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Personal Power

Too many older adults feel as though they have lost power as they age. The exact opposite may be true, and this category assembles the blogs that explain and celebrate this certainty: Our personal power may remain strong and useful in our later years.

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Ians by a different name

Hurricane Ian seems oddly christened. In its original Gaellic, Ian means “God is good.” As a suffix, ”ian” indicates that its root has the same qualities. (Thus we know that a guardian shares the characteristics of a guard, or a librarian can be identified by whatever a library might be.) Right now it may be hard to see Ian, the catastrophic hurricane, as something good. There doesn’t seem to beMORE...

While folding fitted sheets

  Just now I was grappling with the task of folding fitted bed sheets neatly—something I try to do when I’m not writing. As a momentary sabbatical from impossibility, let me offer you the encouragement and wisdom of a newsletter specifically focused on the process and reality of elderhood. The resource is called Rich and Charlie Resources, and it arrives on your e-doorstep the first day ofMORE...

Natal feast ruminations

In less time than it takes to parse “I ain’t no whippersnapper, Sonny,” I’ll be observing a birthday whose number is linked in *Scripture with being strong. When my father reached that milestone, his birthday card included my simple message: “You made it!” I went on to extol the continuing strengths I saw in him. As I approach that same number of years, I know that I can’t credit my well-being toMORE...

Original antigentic sin

News you may have missed: The default tendency of our bodies’ *antigens to combat previously known invaders, but not necessarily their newer mutations. An example: Those infected with earlier forms of COVID19—or immunized against Delta, Omnicron and their viral cousins—might not develop or maintain the antigens necessary to combat newly emerging variants. Epidemiologists have dubbed thisMORE...

(Not) obvious?

I sometimes award myself the imaginary degree, an MA in Obvious. It’s my way of reminding myself how unhelpful it can be to speak or write about matters already well-known, perhaps insulting the intelligence and insights of readers and listeners. This tendency may be a personality trait among those of us who have lived longer. Accumulating experience and expertise over our lifetimes—and with anMORE...

No roaring lions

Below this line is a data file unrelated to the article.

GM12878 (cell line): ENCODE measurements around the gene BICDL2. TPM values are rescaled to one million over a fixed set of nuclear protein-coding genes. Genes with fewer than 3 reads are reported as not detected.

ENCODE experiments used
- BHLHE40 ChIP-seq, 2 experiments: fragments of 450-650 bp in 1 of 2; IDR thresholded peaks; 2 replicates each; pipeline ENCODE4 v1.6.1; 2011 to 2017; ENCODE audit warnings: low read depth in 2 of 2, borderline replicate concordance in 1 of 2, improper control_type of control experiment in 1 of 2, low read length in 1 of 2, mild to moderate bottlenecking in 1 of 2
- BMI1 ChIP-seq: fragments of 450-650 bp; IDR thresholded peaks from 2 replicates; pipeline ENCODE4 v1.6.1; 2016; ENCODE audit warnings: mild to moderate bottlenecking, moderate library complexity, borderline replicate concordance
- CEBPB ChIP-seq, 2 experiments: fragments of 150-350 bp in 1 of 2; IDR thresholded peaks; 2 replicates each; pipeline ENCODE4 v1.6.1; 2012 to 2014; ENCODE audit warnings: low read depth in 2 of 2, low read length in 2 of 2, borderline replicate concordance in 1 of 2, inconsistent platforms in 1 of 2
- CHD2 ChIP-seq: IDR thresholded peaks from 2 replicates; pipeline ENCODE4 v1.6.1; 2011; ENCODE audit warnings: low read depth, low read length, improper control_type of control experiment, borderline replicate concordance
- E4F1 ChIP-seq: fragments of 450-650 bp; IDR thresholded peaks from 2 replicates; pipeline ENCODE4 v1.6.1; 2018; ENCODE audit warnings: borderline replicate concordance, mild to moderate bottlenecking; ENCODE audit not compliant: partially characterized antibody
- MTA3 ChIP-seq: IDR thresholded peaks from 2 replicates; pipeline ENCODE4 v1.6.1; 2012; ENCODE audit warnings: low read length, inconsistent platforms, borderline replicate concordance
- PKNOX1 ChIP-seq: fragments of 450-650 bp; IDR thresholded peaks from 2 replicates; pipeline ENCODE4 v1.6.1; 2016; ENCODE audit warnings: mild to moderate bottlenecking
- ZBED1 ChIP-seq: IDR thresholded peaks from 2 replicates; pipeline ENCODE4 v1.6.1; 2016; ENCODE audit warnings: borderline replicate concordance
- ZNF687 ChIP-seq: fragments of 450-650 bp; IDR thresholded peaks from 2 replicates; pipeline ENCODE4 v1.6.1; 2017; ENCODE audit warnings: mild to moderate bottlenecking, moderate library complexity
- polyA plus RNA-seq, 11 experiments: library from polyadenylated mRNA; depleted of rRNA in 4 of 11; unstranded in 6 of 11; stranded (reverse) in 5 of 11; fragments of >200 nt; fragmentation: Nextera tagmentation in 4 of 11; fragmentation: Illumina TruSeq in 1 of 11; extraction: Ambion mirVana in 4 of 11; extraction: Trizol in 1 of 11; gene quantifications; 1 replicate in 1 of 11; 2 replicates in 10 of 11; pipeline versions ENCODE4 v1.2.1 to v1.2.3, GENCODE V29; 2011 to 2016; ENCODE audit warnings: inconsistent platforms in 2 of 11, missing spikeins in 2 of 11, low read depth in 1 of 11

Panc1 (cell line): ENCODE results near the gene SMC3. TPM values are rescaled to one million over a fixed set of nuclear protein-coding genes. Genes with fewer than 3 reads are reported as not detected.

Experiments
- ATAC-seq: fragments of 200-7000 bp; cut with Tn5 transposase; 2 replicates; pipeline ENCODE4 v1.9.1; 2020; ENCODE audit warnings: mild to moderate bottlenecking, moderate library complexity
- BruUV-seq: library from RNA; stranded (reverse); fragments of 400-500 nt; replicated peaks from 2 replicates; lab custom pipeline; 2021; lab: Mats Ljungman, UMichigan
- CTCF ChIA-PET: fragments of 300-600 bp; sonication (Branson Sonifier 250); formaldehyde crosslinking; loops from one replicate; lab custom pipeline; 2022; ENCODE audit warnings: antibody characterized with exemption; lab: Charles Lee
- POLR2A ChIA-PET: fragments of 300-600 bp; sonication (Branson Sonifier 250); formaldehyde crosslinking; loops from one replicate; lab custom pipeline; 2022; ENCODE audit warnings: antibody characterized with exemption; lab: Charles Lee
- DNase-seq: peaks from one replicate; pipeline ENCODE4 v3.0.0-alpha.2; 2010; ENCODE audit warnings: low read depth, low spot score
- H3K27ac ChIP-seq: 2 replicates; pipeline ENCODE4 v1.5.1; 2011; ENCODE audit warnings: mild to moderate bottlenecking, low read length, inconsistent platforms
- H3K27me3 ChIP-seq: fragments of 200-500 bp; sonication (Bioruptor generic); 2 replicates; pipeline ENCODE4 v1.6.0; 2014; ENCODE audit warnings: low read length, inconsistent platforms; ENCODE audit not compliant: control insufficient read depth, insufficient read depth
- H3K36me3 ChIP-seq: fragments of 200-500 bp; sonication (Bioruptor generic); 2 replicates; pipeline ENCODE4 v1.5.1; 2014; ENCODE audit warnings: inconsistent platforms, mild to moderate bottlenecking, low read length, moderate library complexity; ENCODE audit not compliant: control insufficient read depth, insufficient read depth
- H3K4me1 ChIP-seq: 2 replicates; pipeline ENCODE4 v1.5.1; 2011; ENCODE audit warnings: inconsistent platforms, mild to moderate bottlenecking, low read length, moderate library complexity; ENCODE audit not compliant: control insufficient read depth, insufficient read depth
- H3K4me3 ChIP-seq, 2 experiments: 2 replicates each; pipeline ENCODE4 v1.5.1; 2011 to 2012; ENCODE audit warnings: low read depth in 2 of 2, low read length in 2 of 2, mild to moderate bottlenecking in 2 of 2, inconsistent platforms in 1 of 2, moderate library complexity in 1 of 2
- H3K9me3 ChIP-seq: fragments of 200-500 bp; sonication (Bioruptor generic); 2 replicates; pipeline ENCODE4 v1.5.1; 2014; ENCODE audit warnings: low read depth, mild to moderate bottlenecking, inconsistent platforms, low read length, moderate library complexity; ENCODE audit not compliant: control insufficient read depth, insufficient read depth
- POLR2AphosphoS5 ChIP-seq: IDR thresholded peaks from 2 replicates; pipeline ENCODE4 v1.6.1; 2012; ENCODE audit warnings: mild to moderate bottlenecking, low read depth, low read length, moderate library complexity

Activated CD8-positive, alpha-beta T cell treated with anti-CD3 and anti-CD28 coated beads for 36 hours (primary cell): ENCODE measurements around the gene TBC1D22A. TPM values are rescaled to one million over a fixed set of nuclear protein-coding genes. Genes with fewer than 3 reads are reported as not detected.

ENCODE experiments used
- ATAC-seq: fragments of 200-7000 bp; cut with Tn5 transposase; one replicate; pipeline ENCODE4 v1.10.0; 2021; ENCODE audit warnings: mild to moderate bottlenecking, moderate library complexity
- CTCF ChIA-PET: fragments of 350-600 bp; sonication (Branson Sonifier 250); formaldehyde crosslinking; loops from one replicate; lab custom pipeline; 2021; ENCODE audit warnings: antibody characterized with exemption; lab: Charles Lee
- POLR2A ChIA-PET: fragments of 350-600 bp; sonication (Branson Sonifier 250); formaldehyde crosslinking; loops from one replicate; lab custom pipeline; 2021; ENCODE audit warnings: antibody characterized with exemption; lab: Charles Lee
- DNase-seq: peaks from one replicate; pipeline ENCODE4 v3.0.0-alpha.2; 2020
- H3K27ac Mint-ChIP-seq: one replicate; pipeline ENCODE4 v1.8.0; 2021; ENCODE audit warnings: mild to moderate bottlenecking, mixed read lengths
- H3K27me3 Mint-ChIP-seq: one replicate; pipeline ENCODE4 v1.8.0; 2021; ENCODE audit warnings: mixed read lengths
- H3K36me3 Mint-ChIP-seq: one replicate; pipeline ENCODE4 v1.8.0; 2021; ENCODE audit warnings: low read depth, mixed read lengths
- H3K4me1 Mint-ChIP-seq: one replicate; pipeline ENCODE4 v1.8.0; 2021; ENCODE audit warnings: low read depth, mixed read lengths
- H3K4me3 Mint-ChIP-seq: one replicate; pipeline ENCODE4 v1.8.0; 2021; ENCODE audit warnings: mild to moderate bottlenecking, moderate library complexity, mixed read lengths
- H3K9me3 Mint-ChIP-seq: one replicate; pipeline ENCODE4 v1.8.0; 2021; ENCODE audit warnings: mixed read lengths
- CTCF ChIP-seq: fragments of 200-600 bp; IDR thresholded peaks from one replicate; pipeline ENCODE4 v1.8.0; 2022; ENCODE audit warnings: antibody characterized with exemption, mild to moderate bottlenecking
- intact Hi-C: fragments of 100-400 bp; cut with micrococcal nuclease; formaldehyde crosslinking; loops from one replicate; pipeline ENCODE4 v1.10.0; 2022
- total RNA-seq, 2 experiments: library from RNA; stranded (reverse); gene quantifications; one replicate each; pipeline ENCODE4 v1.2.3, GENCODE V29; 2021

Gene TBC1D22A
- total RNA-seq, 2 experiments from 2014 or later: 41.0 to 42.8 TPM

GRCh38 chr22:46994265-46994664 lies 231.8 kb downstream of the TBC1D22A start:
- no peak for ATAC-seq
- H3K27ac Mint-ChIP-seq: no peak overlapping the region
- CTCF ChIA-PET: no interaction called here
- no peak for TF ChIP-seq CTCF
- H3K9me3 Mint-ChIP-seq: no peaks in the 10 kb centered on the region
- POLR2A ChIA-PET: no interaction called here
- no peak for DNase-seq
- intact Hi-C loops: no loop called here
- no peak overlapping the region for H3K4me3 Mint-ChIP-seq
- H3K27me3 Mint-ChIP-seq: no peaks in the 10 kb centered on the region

One of my favorite memorized Scriptures is the one about *“a roaring lion seeking to devour you.” My Lutheran elementary school teachers explained to us how Satan is always tempting and prowling like a fearsome—and hungry—lion. The teachers’ warnings were a helpful blessing. One major problem: 99.9% of life’s temptations don’t present themselves as noisome feline predators. If they did, I’d hearMORE...

Visiting hopeless places

  Over the past few months, I’ve felt like my troubled outlook about the world may be gradually eroding the rest of my life. Others have shared similar feelings: That we’re wandering through the darkness of our vulnerabilities. That we’ve lost our sense of emotional buoyancy. That the confining skin of these thought patterns is hard to shed. To help sort out those feelings, I’ve reread theMORE...

Strange metaphors IV

This entry is part of an occasional series in which metaphorical ideas find their way onto your screen. Its roots are simple: When you look with fresh eyes, there may be life lessons to find in just about anything. Today: Unraveling or pruning? It’s tempting to think that life as we know it is unraveling. Current events seem to warrant that assumption: Russia’s war on Ukraine (and on the existingMORE...

Forgetful? Who, me?

Forgetfulness is one of the most bothersome aspects of growing older—the assumption that absent-mindedness is the first sign of mental decline among older citizens. Let me offer a different perspective. Many older adults are just a little slower on the uptake. When asked cognitive questions, codgers like me may take a split second longer to respond. Are my neurons firing at slower speeds, or isMORE...

Homemade cognitive exercises

Experts in cognitive health tell us that we can strengthen mental acuity by exercising our mental functions. The maxim, “Use it or lose it”, applies quite well to puzzles, board games, reading, writing and conversation. This gets me thinking about the possibility of inventing my own mental exercises. Here are some word-related brain calisthenics I engage in regularly: ANAGRAMS – Playing with theMORE...

Bob Sitze

BOB SITZE has filled the many years of his lifework in diverse settings around the United States. His calling has included careers as a teacher/principal, church musician, writer/author, denominational executive staff member and meat worker. Bob lives in Wheaton, IL.

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